China: UNDP-EU helped strengthen rule of law and civil society participation
Economic transition and development has stimulated rapid growth in China, which has helped to bring about dramatic reductions in poverty levels and greatly improved people’s living standards. However, rapid growth has also led to greater disparities and inequalities, which brings the need for rule of law, social justice, equitable public services and a robust civil society to the forefront.
To ensure that China’s long-term development is sustainable and that the society remains stable, the Chinese authorities have recognized the need for the public to participate more in governance processes. They have also recognized the importance of improved accountability and transparency in the management of public affairs, and that rule of law needs to be enhanced so as to promote social, legal and judicial equity. Ultimately, these initiatives will lead to people-centered development and the construction of a more harmonious society.
To support China in the process, UNDP and EU jointly implemented a project entitled “Governance for Equitable Development” (GED) during a period of five years (2007-2012). The objectives of this initiative were to support the process of governance towards more transparency and accountability, and strengthening the emerging judiciary institutions and civil society organizations in China.
The project led to improved access to justice and law-making process, and to a more favorable policy and legal environment for civil society organizations in China. More concretely, the GED Project focused on three complementary policy areas:
1. Improving access to justice: The project enhanced the capacities of the highest court in China (the Supreme People’s Court) and local courts in selected regions to deliver fair and transparent justice, and increase the transparency in court decision-making. Some of the reforms supported by the project included the introduction of open trials and the people’s assessors system, the provision of state compensation for victims of crime, and the adoption of alternative dispute resolution mechanisms.
2. Improving the law making system: The GED project institutionalized participatory processes for law-making, enhanced capacities for public engagement in law-making processes, and improved law harmonization at national and sub-national levels. Specifically, the project introduced practices for public participation in law drafting through improving the public hearing systems in law-making, and strengthened legal harmonization through legislative filing and review, and post-legislation review.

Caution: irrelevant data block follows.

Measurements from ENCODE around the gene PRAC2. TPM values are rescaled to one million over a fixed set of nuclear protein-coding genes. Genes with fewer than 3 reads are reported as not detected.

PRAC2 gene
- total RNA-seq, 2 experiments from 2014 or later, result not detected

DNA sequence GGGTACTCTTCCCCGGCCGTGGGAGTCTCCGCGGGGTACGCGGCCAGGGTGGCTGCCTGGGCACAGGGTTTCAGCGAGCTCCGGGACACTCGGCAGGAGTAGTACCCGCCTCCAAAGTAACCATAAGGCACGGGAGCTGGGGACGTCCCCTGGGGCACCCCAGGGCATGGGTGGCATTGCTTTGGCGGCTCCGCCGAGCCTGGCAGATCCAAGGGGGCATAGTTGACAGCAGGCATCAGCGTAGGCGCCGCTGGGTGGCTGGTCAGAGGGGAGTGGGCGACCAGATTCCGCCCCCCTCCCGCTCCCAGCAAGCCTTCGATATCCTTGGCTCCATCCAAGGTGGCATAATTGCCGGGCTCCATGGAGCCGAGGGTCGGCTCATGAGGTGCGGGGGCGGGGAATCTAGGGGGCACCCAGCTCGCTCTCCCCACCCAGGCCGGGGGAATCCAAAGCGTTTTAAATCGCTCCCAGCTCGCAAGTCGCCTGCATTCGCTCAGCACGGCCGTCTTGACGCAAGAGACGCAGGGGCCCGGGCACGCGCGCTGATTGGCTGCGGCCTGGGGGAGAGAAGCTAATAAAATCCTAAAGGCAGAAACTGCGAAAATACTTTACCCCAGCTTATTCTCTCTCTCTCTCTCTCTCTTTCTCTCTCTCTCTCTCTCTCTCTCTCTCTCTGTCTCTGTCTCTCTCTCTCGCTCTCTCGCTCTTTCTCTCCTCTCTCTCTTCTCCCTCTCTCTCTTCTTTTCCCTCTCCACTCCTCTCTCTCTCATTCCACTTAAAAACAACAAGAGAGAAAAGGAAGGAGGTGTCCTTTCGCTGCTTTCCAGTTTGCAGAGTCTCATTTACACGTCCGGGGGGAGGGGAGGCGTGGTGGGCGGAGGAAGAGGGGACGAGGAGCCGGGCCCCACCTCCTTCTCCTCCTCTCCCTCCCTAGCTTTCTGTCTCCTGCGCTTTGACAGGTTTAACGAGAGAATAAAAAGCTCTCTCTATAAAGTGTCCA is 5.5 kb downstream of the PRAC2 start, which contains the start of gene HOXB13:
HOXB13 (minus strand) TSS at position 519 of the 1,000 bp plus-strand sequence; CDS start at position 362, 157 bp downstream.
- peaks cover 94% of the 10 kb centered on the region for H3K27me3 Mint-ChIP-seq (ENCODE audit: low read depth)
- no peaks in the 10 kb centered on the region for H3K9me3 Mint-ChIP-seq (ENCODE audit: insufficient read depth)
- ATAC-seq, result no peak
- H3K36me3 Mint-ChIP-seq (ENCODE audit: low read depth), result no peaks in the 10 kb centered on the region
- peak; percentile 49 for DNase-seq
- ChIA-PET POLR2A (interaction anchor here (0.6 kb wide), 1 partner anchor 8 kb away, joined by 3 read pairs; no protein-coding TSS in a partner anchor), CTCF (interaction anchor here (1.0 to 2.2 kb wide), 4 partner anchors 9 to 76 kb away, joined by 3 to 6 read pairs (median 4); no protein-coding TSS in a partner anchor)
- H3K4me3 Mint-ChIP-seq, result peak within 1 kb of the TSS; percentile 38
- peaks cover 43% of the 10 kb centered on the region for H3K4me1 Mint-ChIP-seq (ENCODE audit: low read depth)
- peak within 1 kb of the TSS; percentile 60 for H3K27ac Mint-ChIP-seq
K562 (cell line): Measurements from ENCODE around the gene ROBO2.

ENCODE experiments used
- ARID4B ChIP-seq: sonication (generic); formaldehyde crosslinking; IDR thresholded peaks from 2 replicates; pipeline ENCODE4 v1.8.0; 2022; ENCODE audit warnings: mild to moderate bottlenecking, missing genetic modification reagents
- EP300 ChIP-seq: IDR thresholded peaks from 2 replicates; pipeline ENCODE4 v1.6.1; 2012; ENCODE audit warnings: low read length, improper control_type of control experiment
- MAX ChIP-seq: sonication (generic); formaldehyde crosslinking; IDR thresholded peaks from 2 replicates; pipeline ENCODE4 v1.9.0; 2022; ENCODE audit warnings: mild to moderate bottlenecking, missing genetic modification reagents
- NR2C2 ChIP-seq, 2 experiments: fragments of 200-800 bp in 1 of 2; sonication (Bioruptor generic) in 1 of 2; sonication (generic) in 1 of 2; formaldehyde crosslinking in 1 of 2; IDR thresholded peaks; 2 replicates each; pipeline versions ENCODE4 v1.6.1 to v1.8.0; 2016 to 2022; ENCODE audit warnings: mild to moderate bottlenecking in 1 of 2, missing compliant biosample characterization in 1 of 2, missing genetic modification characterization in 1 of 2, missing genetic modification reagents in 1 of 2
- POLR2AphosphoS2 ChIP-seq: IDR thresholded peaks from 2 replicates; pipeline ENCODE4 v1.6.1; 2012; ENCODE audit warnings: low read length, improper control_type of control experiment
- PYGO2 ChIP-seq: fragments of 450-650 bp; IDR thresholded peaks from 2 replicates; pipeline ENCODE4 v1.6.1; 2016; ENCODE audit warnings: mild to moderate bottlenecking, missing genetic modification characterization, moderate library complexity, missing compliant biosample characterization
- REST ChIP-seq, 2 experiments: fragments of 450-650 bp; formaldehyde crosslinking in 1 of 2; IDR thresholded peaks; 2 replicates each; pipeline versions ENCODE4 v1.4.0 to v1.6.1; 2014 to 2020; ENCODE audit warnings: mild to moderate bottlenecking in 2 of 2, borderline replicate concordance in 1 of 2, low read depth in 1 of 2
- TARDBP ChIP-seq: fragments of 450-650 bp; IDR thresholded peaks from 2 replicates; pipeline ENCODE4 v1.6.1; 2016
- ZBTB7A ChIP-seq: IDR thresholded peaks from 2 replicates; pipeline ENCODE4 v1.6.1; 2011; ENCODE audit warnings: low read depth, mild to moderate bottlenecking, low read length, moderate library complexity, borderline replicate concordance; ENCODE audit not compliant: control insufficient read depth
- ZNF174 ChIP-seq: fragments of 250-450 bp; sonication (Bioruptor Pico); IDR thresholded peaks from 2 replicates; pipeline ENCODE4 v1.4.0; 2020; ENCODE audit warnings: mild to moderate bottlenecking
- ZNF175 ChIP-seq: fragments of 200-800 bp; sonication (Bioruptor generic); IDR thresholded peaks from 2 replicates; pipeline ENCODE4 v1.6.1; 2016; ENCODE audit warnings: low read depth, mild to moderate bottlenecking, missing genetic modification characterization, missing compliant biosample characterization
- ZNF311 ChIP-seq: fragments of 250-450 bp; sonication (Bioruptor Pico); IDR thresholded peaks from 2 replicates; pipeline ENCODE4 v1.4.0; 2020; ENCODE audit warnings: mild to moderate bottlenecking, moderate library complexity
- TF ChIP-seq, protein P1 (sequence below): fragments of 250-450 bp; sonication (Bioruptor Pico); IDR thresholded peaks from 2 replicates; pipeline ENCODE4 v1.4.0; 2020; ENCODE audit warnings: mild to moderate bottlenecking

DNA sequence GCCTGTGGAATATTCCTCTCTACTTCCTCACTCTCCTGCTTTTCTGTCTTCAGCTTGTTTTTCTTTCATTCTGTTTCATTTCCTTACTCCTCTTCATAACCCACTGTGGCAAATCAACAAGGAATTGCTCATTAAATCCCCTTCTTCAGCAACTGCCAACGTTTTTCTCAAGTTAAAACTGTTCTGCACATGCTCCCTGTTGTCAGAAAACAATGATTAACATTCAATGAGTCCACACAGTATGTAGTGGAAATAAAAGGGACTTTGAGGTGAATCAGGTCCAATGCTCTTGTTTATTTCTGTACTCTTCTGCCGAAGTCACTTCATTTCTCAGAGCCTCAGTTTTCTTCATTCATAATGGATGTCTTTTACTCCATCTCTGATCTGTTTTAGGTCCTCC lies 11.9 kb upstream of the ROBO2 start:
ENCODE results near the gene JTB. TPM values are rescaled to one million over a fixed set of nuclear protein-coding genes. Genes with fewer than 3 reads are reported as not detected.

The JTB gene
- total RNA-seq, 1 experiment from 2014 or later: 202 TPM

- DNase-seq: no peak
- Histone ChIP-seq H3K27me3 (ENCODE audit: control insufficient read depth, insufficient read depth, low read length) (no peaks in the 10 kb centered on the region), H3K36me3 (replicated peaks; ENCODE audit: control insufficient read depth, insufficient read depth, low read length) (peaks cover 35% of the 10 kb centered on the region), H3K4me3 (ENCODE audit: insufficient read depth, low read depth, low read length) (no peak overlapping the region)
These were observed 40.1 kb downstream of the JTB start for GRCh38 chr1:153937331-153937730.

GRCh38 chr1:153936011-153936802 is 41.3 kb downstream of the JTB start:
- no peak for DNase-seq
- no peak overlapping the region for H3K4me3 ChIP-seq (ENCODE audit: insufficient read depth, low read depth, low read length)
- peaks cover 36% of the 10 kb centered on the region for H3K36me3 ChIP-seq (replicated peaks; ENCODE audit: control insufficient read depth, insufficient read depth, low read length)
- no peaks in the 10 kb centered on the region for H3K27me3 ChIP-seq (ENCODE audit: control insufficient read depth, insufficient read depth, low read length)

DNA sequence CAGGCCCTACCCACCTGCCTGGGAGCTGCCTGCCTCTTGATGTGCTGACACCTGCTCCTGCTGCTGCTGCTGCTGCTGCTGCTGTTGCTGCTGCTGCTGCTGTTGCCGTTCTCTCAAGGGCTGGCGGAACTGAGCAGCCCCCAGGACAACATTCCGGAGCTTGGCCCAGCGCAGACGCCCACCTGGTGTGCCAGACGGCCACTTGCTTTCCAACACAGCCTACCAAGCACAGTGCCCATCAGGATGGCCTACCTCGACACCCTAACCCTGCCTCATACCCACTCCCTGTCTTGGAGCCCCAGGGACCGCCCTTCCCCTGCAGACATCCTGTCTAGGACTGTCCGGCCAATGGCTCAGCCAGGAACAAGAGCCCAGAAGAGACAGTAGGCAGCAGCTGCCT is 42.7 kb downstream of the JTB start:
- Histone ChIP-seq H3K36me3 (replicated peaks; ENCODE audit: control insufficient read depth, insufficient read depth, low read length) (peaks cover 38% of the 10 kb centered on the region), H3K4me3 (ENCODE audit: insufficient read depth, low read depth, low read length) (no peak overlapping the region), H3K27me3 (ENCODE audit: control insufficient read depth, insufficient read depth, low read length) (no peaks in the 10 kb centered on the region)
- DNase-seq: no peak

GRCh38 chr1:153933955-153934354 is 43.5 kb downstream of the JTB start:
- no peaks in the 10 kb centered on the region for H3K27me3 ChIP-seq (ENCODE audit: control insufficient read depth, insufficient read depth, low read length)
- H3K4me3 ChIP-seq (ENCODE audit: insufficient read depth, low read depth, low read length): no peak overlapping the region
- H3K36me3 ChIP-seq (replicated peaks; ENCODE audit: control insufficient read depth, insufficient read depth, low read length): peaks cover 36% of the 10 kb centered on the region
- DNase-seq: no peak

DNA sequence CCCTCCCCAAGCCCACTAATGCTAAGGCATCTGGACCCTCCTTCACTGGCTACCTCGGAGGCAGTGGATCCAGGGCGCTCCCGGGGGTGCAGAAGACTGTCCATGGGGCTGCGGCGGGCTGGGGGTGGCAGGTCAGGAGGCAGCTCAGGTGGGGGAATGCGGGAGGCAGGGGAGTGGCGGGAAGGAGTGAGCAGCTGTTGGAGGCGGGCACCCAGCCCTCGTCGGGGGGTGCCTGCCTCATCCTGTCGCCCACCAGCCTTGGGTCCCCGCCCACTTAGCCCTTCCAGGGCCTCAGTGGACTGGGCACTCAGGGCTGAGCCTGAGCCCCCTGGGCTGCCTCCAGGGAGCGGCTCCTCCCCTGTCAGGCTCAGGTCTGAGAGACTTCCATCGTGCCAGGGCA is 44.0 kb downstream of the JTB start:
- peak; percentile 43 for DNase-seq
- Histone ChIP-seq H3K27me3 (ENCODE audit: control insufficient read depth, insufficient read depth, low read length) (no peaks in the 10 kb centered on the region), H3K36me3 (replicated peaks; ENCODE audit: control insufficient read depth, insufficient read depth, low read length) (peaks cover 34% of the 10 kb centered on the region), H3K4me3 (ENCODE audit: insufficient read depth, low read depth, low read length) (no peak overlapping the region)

3. Broadening the involvement of civil society: The project contributed to improve the policy and legal environment for civil society organizations (CSOs) and enhanced perceptions of CSOs’ role in development. It also built Government capacities to involve civil society in policy-making and public service delivery, improved co-ordination and communication among CSOs and with Government, and developed institutional and professional capacities of civil society organizations. The project actions led to policy changes that eased restrictions on CSO registration and improved tax benefits that strengthened the financial situation of these organizations. GED-supported reforms in the overall environment for CSOs also helped to open up space for dialogue between civil society and Government, and developed local organizations across China through the provision of grants for capacity improvement.
Key Chinese Government counterparts for the implementation of the project included the National People’s Congress legislative Affairs Commission (NPC), the Supreme People’s Court (SPC) and the Ministry of Civil Affairs (MoCA). The main implementing partner was the China International Centre for Economic and Technical Exchanges (CICETE) of the Ministry of Commerce.
For more information on the GED project, contact the UNDP China Country Office by:
Phone: +86 (10) 8532 0800